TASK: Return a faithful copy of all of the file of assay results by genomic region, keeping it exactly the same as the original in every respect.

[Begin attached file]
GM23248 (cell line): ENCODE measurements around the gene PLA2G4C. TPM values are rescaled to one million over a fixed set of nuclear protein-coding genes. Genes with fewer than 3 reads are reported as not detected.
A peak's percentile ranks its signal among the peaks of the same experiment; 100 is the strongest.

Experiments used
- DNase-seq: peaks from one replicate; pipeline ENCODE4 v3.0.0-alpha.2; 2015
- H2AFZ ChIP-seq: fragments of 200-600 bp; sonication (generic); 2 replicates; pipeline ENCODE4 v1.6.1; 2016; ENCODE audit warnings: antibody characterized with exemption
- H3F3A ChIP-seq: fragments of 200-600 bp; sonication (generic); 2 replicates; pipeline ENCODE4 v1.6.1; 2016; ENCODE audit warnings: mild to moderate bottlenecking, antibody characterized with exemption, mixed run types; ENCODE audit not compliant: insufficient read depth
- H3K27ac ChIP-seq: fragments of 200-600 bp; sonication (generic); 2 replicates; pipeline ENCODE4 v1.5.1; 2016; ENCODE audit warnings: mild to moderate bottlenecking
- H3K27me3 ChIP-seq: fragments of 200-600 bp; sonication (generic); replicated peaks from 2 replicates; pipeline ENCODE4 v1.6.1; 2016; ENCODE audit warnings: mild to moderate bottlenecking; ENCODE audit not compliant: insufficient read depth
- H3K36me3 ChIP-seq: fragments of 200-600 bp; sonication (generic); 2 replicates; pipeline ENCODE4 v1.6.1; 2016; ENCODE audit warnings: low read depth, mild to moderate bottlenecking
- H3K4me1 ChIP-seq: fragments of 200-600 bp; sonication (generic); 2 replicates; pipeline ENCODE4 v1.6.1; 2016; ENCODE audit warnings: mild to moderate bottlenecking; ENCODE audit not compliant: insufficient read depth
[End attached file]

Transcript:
GM23248 (cell line): ENCODE measurements around the gene PLA2G4C. TPM values are rescaled to one million over a fixed set of nuclear protein-coding genes. Genes with fewer than 3 reads are reported as not detected.
A peak's percentile ranks its signal among the peaks of the same experiment; 100 is the strongest.

Experiments used
- DNase-seq: peaks from one replicate; pipeline ENCODE4 v3.0.0-alpha.2; 2015
- H2AFZ ChIP-seq: fragments of 200-600 bp; sonication (generic); 2 replicates; pipeline ENCODE4 v1.6.1; 2016; ENCODE audit warnings: antibody characterized with exemption
- H3F3A ChIP-seq: fragments of 200-600 bp; sonication (generic); 2 replicates; pipeline ENCODE4 v1.6.1; 2016; ENCODE audit warnings: mild to moderate bottlenecking, antibody characterized with exemption, mixed run types; ENCODE audit not compliant: insufficient read depth
- H3K27ac ChIP-seq: fragments of 200-600 bp; sonication (generic); 2 replicates; pipeline ENCODE4 v1.5.1; 2016; ENCODE audit warnings: mild to moderate bottlenecking
- H3K27me3 ChIP-seq: fragments of 200-600 bp; sonication (generic); replicated peaks from 2 replicates; pipeline ENCODE4 v1.6.1; 2016; ENCODE audit warnings: mild to moderate bottlenecking; ENCODE audit not compliant: insufficient read depth
- H3K36me3 ChIP-seq: fragments of 200-600 bp; sonication (generic); 2 replicates; pipeline ENCODE4 v1.6.1; 2016; ENCODE audit warnings: low read depth, mild to moderate bottlenecking
- H3K4me1 ChIP-seq: fragments of 200-600 bp; sonication (generic); 2 replicates; pipeline ENCODE4 v1.6.1; 2016; ENCODE audit warnings: mild to moderate bottlenecking; ENCODE audit not compliant: insufficient read depth